Channel catfish can be sexually differentiated at about 6 months of age and normally breed for the first time in their second or third year of life. Thereafter, catfish will usually spawn every year throughout their life time The spawning season of channel catfish is usually during the months of April through June; females start laying their eggs at water temperatures above 21°C (70°F). The eggs of channel catfish are large (2.4-3.0 mm or 0.1 inches in diameter), very adhesive, and usually laid in a large egg mass.

Females have large variation in the number of eggs they produce, laying between 3,000 and 50,000 eggs, depending on the age and size of the fish; improved spawning success (number of eggs produced, larger eggs, and egg fertility) are observed in fish three to five years of age. Catfish have an elaborate breeding behavior and the male usually incubates the eggs.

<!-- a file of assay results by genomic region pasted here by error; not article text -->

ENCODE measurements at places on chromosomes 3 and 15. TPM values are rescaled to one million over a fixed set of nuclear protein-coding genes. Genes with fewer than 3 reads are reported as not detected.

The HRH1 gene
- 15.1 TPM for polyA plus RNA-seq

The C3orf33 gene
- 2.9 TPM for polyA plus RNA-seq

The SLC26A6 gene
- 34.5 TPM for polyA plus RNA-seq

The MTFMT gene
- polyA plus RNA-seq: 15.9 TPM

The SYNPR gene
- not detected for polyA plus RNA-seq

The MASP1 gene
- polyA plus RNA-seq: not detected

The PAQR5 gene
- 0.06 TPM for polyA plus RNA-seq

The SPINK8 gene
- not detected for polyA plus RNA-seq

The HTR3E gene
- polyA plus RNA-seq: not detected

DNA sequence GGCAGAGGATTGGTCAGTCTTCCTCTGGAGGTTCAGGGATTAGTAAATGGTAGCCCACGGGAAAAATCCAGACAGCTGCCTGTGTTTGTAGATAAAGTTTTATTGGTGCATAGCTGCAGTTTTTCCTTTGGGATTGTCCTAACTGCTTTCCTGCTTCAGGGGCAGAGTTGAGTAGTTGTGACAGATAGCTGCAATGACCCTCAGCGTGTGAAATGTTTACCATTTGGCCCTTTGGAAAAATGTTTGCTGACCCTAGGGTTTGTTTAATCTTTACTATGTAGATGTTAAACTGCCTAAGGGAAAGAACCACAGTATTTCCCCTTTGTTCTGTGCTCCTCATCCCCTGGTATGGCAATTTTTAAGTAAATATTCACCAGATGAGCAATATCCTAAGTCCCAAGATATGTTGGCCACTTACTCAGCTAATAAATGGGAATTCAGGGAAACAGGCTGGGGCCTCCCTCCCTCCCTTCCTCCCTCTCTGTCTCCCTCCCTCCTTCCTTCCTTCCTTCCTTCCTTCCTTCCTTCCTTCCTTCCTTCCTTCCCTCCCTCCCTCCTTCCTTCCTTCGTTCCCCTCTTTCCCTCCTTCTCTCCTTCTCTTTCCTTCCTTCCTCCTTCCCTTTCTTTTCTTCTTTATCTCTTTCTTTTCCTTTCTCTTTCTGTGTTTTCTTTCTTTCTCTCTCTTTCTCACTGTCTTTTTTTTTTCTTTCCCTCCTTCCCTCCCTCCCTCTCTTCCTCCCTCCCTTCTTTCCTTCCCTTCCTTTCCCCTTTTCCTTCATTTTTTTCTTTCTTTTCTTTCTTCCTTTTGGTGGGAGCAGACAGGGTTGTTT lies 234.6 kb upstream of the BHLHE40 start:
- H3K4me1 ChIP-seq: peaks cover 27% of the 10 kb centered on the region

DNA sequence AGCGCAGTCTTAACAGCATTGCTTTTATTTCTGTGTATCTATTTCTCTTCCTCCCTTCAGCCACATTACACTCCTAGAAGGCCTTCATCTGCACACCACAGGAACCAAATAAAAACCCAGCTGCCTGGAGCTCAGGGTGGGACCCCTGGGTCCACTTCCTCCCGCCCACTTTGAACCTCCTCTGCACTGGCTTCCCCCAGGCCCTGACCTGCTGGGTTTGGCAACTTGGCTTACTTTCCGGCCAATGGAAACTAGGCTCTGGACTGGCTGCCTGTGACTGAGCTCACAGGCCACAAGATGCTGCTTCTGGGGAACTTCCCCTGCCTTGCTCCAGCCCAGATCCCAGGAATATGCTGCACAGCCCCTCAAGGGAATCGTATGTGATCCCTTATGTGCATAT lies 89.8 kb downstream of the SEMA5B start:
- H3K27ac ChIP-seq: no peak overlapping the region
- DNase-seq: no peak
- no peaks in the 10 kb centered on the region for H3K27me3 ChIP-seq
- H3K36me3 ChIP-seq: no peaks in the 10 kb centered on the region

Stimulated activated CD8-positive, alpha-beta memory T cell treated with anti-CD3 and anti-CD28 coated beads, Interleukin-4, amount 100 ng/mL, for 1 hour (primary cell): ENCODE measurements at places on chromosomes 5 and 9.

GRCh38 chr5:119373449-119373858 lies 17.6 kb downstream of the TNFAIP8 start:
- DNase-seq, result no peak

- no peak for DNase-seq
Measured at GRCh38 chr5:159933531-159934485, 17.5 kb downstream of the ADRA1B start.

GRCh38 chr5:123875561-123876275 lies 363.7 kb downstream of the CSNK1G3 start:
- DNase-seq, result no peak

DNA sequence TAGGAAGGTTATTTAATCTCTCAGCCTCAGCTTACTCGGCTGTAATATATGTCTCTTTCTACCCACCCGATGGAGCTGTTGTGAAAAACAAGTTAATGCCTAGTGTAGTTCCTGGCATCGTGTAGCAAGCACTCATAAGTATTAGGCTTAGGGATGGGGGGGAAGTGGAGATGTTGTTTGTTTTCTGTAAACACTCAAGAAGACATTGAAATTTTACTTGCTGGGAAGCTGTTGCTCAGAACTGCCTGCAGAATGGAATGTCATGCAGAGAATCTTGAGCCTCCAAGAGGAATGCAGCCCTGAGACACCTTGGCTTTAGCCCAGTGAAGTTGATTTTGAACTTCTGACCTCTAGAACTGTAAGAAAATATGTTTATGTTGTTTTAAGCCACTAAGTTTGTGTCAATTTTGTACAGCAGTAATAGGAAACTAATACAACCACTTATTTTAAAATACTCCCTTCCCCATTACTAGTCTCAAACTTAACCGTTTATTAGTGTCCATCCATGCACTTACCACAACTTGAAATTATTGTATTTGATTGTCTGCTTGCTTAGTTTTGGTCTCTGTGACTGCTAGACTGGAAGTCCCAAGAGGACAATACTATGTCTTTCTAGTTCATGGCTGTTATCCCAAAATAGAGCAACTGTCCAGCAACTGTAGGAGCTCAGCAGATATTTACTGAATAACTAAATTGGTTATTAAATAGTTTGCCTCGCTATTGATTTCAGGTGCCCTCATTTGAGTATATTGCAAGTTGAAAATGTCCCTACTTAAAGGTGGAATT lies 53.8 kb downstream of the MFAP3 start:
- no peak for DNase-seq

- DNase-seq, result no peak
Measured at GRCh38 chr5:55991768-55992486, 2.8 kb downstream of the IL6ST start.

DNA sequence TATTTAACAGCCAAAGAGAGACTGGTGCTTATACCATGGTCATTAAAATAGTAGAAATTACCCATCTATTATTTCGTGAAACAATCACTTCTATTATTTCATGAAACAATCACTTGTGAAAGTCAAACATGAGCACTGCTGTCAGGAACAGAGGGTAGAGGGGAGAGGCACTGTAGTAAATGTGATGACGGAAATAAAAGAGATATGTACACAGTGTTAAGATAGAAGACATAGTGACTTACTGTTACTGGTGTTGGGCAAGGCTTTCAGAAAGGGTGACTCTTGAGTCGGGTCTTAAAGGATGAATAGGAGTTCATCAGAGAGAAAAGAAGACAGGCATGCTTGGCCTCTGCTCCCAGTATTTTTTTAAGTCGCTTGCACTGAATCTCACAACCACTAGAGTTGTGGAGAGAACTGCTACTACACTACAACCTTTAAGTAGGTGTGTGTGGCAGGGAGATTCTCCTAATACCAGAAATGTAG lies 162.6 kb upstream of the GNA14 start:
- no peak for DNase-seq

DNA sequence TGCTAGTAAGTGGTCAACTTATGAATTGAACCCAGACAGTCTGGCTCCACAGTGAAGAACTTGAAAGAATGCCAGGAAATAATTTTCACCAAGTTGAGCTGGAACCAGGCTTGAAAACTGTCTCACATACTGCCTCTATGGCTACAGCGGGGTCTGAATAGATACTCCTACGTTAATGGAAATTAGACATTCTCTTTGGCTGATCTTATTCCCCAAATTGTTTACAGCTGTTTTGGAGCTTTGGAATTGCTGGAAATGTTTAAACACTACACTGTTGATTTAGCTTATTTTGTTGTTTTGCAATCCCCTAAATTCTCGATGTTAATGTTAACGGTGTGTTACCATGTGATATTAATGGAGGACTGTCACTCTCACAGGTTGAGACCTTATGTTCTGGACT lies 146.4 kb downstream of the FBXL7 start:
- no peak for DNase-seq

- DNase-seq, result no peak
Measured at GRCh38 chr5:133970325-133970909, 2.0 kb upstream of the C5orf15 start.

The period of incubation (hatching time) of catfish eggs depends on water temperature.ggs hatch in four to ten days at temperatures between 21 and 27°C (70-81°F); at optimum spawning and incubation temperatures (25°-27°C), embryos hatch in 4 to 6 days. Young absorb their yolk sacs and begin swimming (swim-up stage) 3-4 days after hatching. After yolk absorption, young catfish actively feed on a variety of foodstuffs and readily accept artificially prepared diets.

PRODUCTION REQUIREMENTS